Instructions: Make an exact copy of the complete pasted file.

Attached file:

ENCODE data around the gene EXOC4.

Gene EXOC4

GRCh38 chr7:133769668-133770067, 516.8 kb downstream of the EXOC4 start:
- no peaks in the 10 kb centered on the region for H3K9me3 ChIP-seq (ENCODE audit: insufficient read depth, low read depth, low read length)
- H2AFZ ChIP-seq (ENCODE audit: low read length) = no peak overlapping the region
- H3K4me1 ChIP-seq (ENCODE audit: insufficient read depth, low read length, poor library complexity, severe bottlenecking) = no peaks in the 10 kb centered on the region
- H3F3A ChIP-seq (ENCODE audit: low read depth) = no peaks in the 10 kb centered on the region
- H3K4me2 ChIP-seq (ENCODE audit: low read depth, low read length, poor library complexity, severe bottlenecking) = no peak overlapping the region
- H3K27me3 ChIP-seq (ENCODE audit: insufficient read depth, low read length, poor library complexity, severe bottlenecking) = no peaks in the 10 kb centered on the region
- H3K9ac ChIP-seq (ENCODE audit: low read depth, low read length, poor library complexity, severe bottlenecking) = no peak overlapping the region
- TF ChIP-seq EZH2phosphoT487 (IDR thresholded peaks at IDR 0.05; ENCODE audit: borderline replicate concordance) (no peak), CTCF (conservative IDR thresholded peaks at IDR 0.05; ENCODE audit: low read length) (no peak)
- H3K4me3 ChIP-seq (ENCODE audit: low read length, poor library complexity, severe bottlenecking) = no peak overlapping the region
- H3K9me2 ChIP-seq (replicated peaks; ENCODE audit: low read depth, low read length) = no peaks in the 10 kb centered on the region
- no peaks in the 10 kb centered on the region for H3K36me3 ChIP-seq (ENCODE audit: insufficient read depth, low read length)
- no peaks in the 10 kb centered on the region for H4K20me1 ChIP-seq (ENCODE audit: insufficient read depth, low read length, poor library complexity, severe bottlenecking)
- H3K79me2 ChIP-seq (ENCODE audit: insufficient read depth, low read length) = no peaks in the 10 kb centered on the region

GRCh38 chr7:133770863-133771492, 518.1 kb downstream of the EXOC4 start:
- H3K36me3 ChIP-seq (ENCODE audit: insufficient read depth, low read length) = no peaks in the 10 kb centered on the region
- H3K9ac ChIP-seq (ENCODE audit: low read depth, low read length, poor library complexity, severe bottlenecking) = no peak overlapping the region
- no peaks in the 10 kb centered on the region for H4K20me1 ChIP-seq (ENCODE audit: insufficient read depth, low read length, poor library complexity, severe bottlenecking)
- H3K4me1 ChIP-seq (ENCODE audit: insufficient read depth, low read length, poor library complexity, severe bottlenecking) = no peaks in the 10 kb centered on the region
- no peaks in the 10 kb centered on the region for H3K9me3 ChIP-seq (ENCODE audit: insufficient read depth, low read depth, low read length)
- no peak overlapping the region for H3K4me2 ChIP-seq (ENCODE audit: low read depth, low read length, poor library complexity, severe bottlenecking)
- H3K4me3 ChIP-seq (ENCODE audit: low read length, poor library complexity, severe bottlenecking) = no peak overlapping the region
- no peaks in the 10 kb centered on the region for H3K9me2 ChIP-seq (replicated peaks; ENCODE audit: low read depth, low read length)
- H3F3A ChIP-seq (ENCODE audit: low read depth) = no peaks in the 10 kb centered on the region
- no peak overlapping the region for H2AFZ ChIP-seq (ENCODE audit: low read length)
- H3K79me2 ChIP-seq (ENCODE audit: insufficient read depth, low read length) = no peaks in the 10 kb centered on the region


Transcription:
ENCODE data around the gene EXOC4.

Gene EXOC4

GRCh38 chr7:133769668-133770067, 516.8 kb downstream of the EXOC4 start:
- no peaks in the 10 kb centered on the region for H3K9me3 ChIP-seq (ENCODE audit: insufficient read depth, low read depth, low read length)
- H2AFZ ChIP-seq (ENCODE audit: low read length) = no peak overlapping the region
- H3K4me1 ChIP-seq (ENCODE audit: insufficient read depth, low read length, poor library complexity, severe bottlenecking) = no peaks in the 10 kb centered on the region
- H3F3A ChIP-seq (ENCODE audit: low read depth) = no peaks in the 10 kb centered on the region
- H3K4me2 ChIP-seq (ENCODE audit: low read depth, low read length, poor library complexity, severe bottlenecking) = no peak overlapping the region
- H3K27me3 ChIP-seq (ENCODE audit: insufficient read depth, low read length, poor library complexity, severe bottlenecking) = no peaks in the 10 kb centered on the region
- H3K9ac ChIP-seq (ENCODE audit: low read depth, low read length, poor library complexity, severe bottlenecking) = no peak overlapping the region
- TF ChIP-seq EZH2phosphoT487 (IDR thresholded peaks at IDR 0.05; ENCODE audit: borderline replicate concordance) (no peak), CTCF (conservative IDR thresholded peaks at IDR 0.05; ENCODE audit: low read length) (no peak)
- H3K4me3 ChIP-seq (ENCODE audit: low read length, poor library complexity, severe bottlenecking) = no peak overlapping the region
- H3K9me2 ChIP-seq (replicated peaks; ENCODE audit: low read depth, low read length) = no peaks in the 10 kb centered on the region
- no peaks in the 10 kb centered on the region for H3K36me3 ChIP-seq (ENCODE audit: insufficient read depth, low read length)
- no peaks in the 10 kb centered on the region for H4K20me1 ChIP-seq (ENCODE audit: insufficient read depth, low read length, poor library complexity, severe bottlenecking)
- H3K79me2 ChIP-seq (ENCODE audit: insufficient read depth, low read length) = no peaks in the 10 kb centered on the region

GRCh38 chr7:133770863-133771492, 518.1 kb downstream of the EXOC4 start:
- H3K36me3 ChIP-seq (ENCODE audit: insufficient read depth, low read length) = no peaks in the 10 kb centered on the region
- H3K9ac ChIP-seq (ENCODE audit: low read depth, low read length, poor library complexity, severe bottlenecking) = no peak overlapping the region
- no peaks in the 10 kb centered on the region for H4K20me1 ChIP-seq (ENCODE audit: insufficient read depth, low read length, poor library complexity, severe bottlenecking)
- H3K4me1 ChIP-seq (ENCODE audit: insufficient read depth, low read length, poor library complexity, severe bottlenecking) = no peaks in the 10 kb centered on the region
- no peaks in the 10 kb centered on the region for H3K9me3 ChIP-seq (ENCODE audit: insufficient read depth, low read depth, low read length)
- no peak overlapping the region for H3K4me2 ChIP-seq (ENCODE audit: low read depth, low read length, poor library complexity, severe bottlenecking)
- H3K4me3 ChIP-seq (ENCODE audit: low read length, poor library complexity, severe bottlenecking) = no peak overlapping the region
- no peaks in the 10 kb centered on the region for H3K9me2 ChIP-seq (replicated peaks; ENCODE audit: low read depth, low read length)
- H3F3A ChIP-seq (ENCODE audit: low read depth) = no peaks in the 10 kb centered on the region
- no peak overlapping the region for H2AFZ ChIP-seq (ENCODE audit: low read length)
- H3K79me2 ChIP-seq (ENCODE audit: insufficient read depth, low read length) = no peaks in the 10 kb centered on the region